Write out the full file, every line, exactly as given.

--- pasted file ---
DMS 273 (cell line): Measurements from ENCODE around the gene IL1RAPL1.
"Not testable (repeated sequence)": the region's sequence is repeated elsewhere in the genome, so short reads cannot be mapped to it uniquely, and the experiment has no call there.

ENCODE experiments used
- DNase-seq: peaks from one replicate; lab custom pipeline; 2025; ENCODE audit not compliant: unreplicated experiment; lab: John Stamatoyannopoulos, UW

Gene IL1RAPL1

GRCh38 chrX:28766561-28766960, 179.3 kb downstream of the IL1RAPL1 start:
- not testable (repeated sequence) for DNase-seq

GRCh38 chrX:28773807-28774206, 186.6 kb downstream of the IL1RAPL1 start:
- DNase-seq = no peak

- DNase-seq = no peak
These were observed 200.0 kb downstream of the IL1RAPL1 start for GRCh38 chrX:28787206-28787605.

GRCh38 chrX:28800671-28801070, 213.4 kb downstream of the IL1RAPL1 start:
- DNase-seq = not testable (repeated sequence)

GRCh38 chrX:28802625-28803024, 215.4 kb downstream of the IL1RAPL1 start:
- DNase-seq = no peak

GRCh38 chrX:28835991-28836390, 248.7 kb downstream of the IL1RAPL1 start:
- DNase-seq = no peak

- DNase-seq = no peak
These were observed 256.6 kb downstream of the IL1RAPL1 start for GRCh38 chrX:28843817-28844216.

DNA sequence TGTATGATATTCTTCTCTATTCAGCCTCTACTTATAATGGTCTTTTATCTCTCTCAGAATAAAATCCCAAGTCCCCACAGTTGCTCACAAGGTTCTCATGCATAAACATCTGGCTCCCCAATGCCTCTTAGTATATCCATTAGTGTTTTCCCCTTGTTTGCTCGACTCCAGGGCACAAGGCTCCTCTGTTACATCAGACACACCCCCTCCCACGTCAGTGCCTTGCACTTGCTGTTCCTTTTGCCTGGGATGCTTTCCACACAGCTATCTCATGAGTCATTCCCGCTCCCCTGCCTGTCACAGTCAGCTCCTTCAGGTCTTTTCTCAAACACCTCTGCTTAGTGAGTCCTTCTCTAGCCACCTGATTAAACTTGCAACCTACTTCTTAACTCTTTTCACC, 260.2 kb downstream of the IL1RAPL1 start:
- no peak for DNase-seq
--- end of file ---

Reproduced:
DMS 273 (cell line): Measurements from ENCODE around the gene IL1RAPL1.
"Not testable (repeated sequence)": the region's sequence is repeated elsewhere in the genome, so short reads cannot be mapped to it uniquely, and the experiment has no call there.

ENCODE experiments used
- DNase-seq: peaks from one replicate; lab custom pipeline; 2025; ENCODE audit not compliant: unreplicated experiment; lab: John Stamatoyannopoulos, UW

Gene IL1RAPL1

GRCh38 chrX:28766561-28766960, 179.3 kb downstream of the IL1RAPL1 start:
- not testable (repeated sequence) for DNase-seq

GRCh38 chrX:28773807-28774206, 186.6 kb downstream of the IL1RAPL1 start:
- DNase-seq = no peak

- DNase-seq = no peak
These were observed 200.0 kb downstream of the IL1RAPL1 start for GRCh38 chrX:28787206-28787605.

GRCh38 chrX:28800671-28801070, 213.4 kb downstream of the IL1RAPL1 start:
- DNase-seq = not testable (repeated sequence)

GRCh38 chrX:28802625-28803024, 215.4 kb downstream of the IL1RAPL1 start:
- DNase-seq = no peak

GRCh38 chrX:28835991-28836390, 248.7 kb downstream of the IL1RAPL1 start:
- DNase-seq = no peak

- DNase-seq = no peak
These were observed 256.6 kb downstream of the IL1RAPL1 start for GRCh38 chrX:28843817-28844216.

DNA sequence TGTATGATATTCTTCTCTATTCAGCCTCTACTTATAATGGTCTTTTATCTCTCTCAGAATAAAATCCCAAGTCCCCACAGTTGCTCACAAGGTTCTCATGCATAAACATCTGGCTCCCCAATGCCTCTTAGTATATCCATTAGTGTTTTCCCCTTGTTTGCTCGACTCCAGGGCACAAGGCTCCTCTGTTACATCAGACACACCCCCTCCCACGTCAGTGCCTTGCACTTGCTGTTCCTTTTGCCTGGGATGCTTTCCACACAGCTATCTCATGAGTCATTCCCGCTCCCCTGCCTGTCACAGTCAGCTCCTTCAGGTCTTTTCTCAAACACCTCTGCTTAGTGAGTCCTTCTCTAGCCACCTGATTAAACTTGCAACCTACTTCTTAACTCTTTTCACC, 260.2 kb downstream of the IL1RAPL1 start:
- no peak for DNase-seq